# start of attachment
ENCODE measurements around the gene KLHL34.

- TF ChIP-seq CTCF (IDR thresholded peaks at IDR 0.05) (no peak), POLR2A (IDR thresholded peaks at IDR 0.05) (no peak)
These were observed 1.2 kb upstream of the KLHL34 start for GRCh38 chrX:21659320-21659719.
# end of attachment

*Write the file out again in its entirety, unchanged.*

ENCODE measurements around the gene KLHL34.

- TF ChIP-seq CTCF (IDR thresholded peaks at IDR 0.05) (no peak), POLR2A (IDR thresholded peaks at IDR 0.05) (no peak)
These were observed 1.2 kb upstream of the KLHL34 start for GRCh38 chrX:21659320-21659719.